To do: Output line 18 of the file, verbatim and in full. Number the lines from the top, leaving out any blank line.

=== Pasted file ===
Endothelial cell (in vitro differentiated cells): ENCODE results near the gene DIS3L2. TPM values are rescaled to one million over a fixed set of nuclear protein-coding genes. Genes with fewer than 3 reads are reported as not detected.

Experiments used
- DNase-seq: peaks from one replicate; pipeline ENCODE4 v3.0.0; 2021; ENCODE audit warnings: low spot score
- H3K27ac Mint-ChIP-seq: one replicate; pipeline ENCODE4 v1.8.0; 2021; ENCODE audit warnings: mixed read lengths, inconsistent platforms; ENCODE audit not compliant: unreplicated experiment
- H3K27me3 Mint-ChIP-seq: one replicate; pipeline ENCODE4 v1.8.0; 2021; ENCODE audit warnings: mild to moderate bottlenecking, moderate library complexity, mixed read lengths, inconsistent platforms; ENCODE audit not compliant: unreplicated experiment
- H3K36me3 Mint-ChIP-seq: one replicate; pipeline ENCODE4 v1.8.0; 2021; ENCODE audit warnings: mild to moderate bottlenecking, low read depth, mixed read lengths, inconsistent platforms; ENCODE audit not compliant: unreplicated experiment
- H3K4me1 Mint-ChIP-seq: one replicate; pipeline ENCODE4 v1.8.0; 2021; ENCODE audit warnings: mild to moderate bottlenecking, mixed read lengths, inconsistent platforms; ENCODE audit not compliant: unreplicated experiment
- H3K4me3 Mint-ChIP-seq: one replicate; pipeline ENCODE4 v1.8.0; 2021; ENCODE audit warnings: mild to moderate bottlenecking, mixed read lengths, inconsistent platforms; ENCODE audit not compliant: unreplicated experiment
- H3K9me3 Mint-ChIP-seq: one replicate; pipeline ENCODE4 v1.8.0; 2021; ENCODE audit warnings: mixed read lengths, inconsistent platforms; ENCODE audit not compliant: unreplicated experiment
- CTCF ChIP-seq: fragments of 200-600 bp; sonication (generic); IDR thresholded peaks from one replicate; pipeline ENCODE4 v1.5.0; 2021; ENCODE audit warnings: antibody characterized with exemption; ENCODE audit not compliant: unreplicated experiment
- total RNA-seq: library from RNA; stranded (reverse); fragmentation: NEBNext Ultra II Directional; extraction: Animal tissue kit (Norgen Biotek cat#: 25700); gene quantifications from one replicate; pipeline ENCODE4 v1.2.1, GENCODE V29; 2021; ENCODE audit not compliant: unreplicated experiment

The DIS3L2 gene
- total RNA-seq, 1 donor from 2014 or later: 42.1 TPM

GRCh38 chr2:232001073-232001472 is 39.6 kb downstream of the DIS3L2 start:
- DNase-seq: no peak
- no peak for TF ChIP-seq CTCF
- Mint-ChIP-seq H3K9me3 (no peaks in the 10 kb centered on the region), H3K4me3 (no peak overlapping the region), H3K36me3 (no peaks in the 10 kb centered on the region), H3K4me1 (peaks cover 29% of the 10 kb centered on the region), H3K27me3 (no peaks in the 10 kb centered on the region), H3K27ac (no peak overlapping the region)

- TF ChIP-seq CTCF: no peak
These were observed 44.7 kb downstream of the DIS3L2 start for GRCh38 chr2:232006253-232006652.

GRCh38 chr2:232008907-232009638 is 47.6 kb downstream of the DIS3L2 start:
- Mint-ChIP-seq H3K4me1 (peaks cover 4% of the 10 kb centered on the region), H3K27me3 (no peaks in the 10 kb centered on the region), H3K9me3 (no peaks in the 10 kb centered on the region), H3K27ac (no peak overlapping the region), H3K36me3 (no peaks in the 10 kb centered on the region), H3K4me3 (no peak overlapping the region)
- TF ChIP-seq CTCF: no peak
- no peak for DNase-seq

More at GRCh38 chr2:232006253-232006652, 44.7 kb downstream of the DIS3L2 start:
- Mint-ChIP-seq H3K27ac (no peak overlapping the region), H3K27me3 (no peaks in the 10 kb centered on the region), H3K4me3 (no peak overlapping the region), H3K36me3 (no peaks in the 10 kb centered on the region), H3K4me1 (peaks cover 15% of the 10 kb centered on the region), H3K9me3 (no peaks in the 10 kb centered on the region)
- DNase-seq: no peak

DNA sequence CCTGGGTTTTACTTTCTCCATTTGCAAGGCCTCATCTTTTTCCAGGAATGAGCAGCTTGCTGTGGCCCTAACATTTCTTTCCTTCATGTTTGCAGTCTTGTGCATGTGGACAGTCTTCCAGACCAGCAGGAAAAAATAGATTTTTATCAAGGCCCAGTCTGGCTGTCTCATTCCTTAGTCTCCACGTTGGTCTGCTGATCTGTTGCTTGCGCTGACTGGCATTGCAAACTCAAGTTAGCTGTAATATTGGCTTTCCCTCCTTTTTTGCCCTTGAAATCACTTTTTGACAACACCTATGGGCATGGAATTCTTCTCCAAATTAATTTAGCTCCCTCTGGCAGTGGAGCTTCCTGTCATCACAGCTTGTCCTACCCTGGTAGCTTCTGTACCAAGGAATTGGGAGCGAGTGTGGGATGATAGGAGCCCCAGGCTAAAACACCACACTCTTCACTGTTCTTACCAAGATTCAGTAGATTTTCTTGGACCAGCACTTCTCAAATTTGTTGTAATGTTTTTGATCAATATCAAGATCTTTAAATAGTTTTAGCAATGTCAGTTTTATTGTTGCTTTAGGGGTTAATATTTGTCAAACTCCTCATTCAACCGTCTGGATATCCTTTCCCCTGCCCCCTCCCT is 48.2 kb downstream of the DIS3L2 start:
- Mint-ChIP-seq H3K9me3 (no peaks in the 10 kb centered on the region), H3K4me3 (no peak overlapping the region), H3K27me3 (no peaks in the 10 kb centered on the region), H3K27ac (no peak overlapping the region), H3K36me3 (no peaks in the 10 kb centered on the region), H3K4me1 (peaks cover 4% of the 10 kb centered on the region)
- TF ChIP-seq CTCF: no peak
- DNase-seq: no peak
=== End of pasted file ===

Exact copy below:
- TF ChIP-seq CTCF: no peak